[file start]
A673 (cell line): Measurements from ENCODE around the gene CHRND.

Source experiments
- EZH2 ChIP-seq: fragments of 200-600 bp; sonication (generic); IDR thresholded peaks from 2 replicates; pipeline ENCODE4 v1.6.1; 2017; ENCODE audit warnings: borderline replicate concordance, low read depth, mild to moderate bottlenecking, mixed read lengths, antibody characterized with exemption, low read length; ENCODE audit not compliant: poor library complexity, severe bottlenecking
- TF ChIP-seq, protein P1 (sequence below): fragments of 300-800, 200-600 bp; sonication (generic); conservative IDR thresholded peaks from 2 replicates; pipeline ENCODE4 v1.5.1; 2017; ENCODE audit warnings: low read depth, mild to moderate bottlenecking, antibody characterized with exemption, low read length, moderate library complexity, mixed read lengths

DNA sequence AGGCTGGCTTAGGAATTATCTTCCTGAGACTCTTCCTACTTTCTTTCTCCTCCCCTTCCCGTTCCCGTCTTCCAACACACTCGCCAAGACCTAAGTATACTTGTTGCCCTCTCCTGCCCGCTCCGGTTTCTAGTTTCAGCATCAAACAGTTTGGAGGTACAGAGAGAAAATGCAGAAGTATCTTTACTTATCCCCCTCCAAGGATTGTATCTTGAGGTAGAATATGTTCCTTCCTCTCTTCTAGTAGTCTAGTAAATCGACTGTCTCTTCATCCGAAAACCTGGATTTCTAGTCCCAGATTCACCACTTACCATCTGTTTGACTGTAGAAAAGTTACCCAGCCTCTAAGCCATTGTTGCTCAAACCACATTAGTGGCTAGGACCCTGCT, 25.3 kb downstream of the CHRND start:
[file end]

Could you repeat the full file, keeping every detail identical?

A673 (cell line): Measurements from ENCODE around the gene CHRND.

Source experiments
- EZH2 ChIP-seq: fragments of 200-600 bp; sonication (generic); IDR thresholded peaks from 2 replicates; pipeline ENCODE4 v1.6.1; 2017; ENCODE audit warnings: borderline replicate concordance, low read depth, mild to moderate bottlenecking, mixed read lengths, antibody characterized with exemption, low read length; ENCODE audit not compliant: poor library complexity, severe bottlenecking
- TF ChIP-seq, protein P1 (sequence below): fragments of 300-800, 200-600 bp; sonication (generic); conservative IDR thresholded peaks from 2 replicates; pipeline ENCODE4 v1.5.1; 2017; ENCODE audit warnings: low read depth, mild to moderate bottlenecking, antibody characterized with exemption, low read length, moderate library complexity, mixed read lengths

DNA sequence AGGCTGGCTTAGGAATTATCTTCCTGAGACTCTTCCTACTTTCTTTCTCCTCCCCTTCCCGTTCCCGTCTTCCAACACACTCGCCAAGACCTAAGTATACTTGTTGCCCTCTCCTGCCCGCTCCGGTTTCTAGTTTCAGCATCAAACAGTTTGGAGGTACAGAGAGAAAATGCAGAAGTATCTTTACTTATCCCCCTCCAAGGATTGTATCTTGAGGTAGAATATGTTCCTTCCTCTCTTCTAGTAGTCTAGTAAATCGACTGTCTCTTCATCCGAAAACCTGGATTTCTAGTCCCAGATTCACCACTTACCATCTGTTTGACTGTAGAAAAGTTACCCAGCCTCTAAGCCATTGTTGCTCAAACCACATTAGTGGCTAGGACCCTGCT, 25.3 kb downstream of the CHRND start: